Leonard Nimoy passed away yesterday aged 83. The veteran star of the small and the silver screen also dabbled in other arts not least photography and singing. He may be ridiculed for some of his musical choices but he had a fine deep voice which often brought out the emotional side of the American songbook.
These days, there’s a whole slew of TV folk invading cabaret rooms across the capital and beyond. In the UK, we’ve already seen Alexander Armstrong (soon to be heard in Dangermouse), Bryan Batt (Mad Men), Celia Imrie (Dinnerladies) and Jane Lynch (Glee) in action. Across the pond, Homeland‘s Mandy Patinkin and The Newsroom‘s Jeff Daniels have appeared at New York’s 54 Below.
Between 1967 and 1970, Nimoy recorded five albums made up mostly of cover versions peppered with not a few nods to his most famous alter ego, Star Trek‘s Mr Spock. Many of the songs he chose had much more going on beneath the surface than is immediately apparent from the summery melodies. Late Sixties America was overshadowed by the Vietnam war and the actor’s song choices often reflect this darkening mood as well as the themes of political awareness, the human condition and love.
Below, we imagine what a Leonard Nimoy cabaret show would have been like based on the songs he recorded in his lifetime.
If I Had A Hammer
Yes, yes, Frank Sinatra and Aretha Franklin both recorded this song. And, yes, it was Mary, Peter and Paul who released the most popular version but Leonard Nimoy absolutely owns this slice of kick-ass folk optimism. The video is very cute too.
Ruby, Don’t Take Your Love To Town
One of Nimoy’s parting shots on his final album was this cover of a song popularised by Kenny Rogers And The First Edition. It is one of those easy listening numbers with very dark lyrics, in this case concerning a paralyzed veteran of a “crazy Asian war” (presumably Vietnam) who watches his wife glam up and head out every evening.
I Walk The Line
Nimoy sang this Johnny Cash classic on his last album, 1970’s The New World Of Leonard Nimoy.With an opening lyric of “I keep a close watch on this heart of mine”, this song would have resonated with the near-emotionless Spock.
Gentle On The Mind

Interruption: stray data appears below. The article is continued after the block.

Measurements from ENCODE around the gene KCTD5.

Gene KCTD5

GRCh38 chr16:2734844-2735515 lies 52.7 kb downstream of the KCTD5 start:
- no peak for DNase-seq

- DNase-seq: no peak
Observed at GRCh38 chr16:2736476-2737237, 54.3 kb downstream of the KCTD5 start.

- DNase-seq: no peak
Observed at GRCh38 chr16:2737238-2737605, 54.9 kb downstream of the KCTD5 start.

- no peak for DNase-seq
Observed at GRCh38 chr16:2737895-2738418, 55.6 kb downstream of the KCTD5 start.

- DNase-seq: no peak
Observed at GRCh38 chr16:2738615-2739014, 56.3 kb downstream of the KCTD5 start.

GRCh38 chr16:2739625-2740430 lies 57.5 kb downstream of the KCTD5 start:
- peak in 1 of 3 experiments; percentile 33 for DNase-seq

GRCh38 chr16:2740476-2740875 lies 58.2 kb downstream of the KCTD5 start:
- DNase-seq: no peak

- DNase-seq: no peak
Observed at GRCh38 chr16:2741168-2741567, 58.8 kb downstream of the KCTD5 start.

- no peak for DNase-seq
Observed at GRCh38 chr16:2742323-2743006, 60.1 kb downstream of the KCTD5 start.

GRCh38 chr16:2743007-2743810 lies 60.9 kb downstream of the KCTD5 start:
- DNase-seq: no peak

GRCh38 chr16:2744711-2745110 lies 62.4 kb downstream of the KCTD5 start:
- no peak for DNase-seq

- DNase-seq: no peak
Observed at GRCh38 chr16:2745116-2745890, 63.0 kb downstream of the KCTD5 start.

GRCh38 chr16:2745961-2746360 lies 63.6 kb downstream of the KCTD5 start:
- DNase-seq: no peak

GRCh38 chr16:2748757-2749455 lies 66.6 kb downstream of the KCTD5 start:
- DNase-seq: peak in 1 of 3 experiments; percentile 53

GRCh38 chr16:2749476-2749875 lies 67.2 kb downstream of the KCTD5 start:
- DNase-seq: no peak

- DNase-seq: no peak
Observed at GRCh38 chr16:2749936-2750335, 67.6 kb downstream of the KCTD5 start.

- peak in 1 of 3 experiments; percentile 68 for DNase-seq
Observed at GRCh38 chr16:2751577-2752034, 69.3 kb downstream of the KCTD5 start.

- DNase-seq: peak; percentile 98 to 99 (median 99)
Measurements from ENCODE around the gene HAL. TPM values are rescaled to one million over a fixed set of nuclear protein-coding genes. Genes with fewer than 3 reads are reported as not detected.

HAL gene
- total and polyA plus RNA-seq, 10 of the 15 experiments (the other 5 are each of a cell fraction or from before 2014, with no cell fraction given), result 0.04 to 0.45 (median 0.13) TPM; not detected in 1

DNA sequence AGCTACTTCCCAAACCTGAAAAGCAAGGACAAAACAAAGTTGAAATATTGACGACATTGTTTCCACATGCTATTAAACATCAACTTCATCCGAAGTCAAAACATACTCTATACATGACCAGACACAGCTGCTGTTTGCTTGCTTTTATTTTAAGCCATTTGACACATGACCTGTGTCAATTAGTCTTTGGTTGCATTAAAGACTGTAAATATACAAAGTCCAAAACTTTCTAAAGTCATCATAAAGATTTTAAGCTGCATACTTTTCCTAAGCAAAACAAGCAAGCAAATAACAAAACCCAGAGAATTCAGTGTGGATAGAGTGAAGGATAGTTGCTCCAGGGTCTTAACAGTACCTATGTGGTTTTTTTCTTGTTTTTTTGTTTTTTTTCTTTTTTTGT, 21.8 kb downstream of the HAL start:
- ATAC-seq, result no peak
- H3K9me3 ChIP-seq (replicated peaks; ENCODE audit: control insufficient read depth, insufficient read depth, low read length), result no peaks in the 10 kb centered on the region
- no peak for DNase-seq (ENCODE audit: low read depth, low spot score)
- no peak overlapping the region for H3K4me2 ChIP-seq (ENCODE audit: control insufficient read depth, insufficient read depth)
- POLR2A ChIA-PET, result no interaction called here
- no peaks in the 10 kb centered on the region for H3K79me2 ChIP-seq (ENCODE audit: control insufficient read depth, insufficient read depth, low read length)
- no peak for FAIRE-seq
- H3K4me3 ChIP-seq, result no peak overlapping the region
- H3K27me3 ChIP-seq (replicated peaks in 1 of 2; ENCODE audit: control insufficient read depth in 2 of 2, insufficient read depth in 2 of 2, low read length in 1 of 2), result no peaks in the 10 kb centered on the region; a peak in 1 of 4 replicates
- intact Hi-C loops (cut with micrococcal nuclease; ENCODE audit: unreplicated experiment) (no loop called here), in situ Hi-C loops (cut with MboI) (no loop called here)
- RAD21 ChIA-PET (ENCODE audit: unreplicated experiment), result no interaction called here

One of the stone-cold hits of 1968, Gentle On My Mind won four Grammy Awards for writer John Hartford and singer Glen Campbell. Nimoy covered this folksy slice of Americana that year on his second album Two Sides Of Leonard Nimoy.
Starring Jon Voigt and Dustin Hoffman as a gigolo and conman respectively, the Oscar-winning Midnight Cowboy still resonates half a century on, as does its most famous song. As sung by Nimoy, it is a summery number at odds with the film’s dark themes of desperation and prostitution.
Lost In The Stars
The title song of the last stage opus by Kurt Weill (arguably the godfather of cabaret) is a sombre number. It has been covered by the likes of Frank Sinatra and Nimoy’s Star Trek co-star William Shatner but this version is taken to a sublime place by the singer’s gravelly timbre.
Love Of The Common People
The song was originally recorded by The Four Preps in 1967; later on, Bruce Springsteen, The Everley Brothers and Paul Young all took a stab at this ballad about poverty and unemployment. Nimoy again belies the pitch black undertones of the number with a jaunty runthrough. His version was released in 1968 as the last track of Two Sides. It would, hence, make a fine farewell tune as he took a final bow and headed for the dressing room.
The Ballad of Bilbo Baggins
“What’s that? You want an encore? You guys! OK, just for you, here is something that I recorded late one night. Live long and prosper and come back again.”